Let them eat (old, frozen) cake

So, OK

We have very little bench space in the kitchen.

This piece of domestic prime real estate is taken up by some oft-used stuff, but also stuff that we don’t quite have a home for yet – and these things get shuffled from one end of the bench to the other in an effort to look inconspicuous.

The things we use most are these…

  • Coffee machine
  • Kettle
  • Bowl of fruit
  • Vitamins
  • Bread
  • Spices
  • Block o’ knives
  • Soda Stream
  • Barbeque sauce
  • Tissues (I cry a lot as I like to keep sauces in the fridge, but The Mister doesn’t)

The things that are on the bench as we don’t know where to put them…

  • Barbeque sauce
  • Blender
  • Giant automatic mixer bowl thingo (actually, scratch that, I can now see it has a home on the bookshelf)
  • Iron
  • Wedding cake


While most people that have a wedding cake when they marry, the tradition says you have to keep the top tier for the first anniversary or the birth of your first child, which ever comes first.

Keep it?

Keep it where?

Right, keep it in the freezer.

For a year.

A whole year.

Old cake.


But why stop there? This cake was originally plonked inside the window of a family bakery in England and is considered  to be the oldest complete wedding cake. It even survived a Second World War bomb blast.


It sure does look tempting at 113 years old. I’m sure there were some people that had been dying for a slice.


Anyway, our wedding was in early November and I’ve had this hunk of cake taking up space ever since. Trouble is, although we have a freezer that is big enough for some frozen peas, vodka and the odd Vienetta, there is absolutely no room for this foil-wrapped brick.

Actually, it’s not a brick. My Nan made it for us. It’s beautiful. It’s just that, well, my understanding is that she went and made this cake after I asked for her not to make it.

I detest fruitcake, not matter how booze-laced it is.

But this baking maverick, my gorgeous Nan, decided she was going to make it anyway.

Which was great for the silent competition that was going on,  especially since we commandeered all the aunties and mums to make us a cake for the wedding. Each.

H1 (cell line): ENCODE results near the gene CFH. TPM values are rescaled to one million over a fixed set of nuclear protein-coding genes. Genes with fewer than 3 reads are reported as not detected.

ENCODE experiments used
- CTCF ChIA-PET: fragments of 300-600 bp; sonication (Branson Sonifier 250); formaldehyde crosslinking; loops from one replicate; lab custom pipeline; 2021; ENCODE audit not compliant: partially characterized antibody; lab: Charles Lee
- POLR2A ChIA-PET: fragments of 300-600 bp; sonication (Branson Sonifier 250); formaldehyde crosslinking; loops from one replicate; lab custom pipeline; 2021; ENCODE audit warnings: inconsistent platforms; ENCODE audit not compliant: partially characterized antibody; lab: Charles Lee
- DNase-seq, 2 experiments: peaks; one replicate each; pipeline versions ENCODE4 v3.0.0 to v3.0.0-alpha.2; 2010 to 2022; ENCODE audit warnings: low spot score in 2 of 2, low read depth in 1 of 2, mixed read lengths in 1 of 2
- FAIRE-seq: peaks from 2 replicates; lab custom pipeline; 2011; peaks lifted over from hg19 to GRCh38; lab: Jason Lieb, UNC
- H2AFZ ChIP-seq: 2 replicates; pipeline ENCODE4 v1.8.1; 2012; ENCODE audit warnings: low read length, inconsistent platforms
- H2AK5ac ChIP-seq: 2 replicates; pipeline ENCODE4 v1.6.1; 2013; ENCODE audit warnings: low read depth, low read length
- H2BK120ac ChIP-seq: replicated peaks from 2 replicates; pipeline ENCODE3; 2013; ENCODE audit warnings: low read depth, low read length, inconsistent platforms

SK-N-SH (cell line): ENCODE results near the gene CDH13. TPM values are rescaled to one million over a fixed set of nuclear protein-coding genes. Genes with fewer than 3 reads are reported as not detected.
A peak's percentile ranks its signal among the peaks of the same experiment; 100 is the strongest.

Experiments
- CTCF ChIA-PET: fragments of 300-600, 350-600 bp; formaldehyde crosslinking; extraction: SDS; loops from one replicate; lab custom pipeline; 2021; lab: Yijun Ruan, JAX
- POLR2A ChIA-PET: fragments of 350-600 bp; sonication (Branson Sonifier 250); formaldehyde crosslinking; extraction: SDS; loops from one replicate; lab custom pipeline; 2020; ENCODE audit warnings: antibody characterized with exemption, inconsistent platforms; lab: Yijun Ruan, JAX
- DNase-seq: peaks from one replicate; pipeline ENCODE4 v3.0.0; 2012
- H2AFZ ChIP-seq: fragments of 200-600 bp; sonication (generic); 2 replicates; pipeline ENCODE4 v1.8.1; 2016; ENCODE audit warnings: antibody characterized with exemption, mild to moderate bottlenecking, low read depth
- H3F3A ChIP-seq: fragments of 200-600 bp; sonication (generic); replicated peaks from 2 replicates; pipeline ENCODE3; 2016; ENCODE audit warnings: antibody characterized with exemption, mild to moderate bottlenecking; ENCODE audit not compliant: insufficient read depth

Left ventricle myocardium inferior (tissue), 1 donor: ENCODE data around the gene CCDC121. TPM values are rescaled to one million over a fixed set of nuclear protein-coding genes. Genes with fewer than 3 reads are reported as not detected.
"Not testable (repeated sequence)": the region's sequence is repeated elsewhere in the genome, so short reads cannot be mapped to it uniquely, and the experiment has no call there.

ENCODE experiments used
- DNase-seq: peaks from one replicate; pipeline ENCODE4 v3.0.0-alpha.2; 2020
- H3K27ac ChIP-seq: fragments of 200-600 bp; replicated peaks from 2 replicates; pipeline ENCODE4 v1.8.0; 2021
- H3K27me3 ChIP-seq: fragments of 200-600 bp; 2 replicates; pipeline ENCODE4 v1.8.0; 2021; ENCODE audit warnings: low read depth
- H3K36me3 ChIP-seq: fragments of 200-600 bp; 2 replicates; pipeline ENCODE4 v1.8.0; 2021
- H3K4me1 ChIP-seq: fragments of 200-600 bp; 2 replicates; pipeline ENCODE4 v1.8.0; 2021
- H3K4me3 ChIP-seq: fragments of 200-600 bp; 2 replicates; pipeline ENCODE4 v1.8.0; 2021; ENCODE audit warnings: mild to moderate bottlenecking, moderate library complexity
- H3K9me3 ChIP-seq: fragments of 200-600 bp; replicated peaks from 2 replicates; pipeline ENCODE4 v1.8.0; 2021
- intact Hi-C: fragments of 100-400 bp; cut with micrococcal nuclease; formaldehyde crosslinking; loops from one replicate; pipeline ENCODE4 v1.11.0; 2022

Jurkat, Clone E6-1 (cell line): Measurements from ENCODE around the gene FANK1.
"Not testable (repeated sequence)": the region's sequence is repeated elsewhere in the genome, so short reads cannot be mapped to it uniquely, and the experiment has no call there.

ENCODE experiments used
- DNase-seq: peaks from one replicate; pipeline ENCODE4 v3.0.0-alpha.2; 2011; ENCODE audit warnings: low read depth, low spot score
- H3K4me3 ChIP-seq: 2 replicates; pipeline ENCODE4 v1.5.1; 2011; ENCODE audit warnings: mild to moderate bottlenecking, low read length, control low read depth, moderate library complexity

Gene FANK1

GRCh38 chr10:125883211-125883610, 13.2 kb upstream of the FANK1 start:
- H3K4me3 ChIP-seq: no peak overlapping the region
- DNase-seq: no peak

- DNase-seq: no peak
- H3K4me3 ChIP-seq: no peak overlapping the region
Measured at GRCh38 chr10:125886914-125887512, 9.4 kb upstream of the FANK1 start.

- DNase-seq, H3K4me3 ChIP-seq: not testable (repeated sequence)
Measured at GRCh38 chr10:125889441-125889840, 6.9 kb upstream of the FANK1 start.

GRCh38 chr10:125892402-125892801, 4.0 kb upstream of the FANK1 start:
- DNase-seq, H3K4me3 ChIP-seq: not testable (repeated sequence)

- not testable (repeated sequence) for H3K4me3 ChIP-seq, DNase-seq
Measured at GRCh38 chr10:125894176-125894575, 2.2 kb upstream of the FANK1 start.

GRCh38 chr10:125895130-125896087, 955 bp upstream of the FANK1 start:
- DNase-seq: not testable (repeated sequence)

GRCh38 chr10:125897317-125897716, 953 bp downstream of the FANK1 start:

Little did they know we were pitting them against each other. No, not really. Or really? They’ll never know…

It was like a yummy cake buffet of homemade deliciousness. This was part of the cake buffet, sans cupcakes, but you get the idea..

Pip + Beau 797

Pip + Beau 097

But Nan had a plan.

Clearly no cake was going to be leftover as the hoards buzzed around the cake table, and her thinking ahead – of making that fruitcake with the sole purpose of it being the ‘anniversary cake’ – was one of the most thoughtful presents I’ve ever received.

I still hate fruitcake, but it was one of those cakes that was less likely to go a bit gross after a year.

The thing is, while the lacquering effect of the marzipan probably kept that old cake in some kind of ‘edible’ condition (blergh), ours doesn’t have a coccoon – except for some cling and a fortress of aluminium foil.

So what to do with it?

There was someone really spesh at our wedding that couldn’t make the reception. My other grandmother, Joanie. She’s had a bit of a rough trot lately, including moving up from a country town in the South West to live in a nursing home in the big smoke.

The reception was just going to be too loud and too stressed-out for her, so while she came to our ceremony, she missed out on the party.

So, if she couldn’t be there, we’re bringing it to her.

This weekend, armed with our photos and that goddam cake, we want to help her feel like she was part of the day.

And with the leftover cake?

Well, I’m hoping that it will earn her some friends at the nursing home.

If not, I’m sure I can find some room on our bookshelf.

So what are we going to eat on our first anniversary?

I think a half a chocolate or caramel mudcake from The Cheesecake Shop will do the job just fine.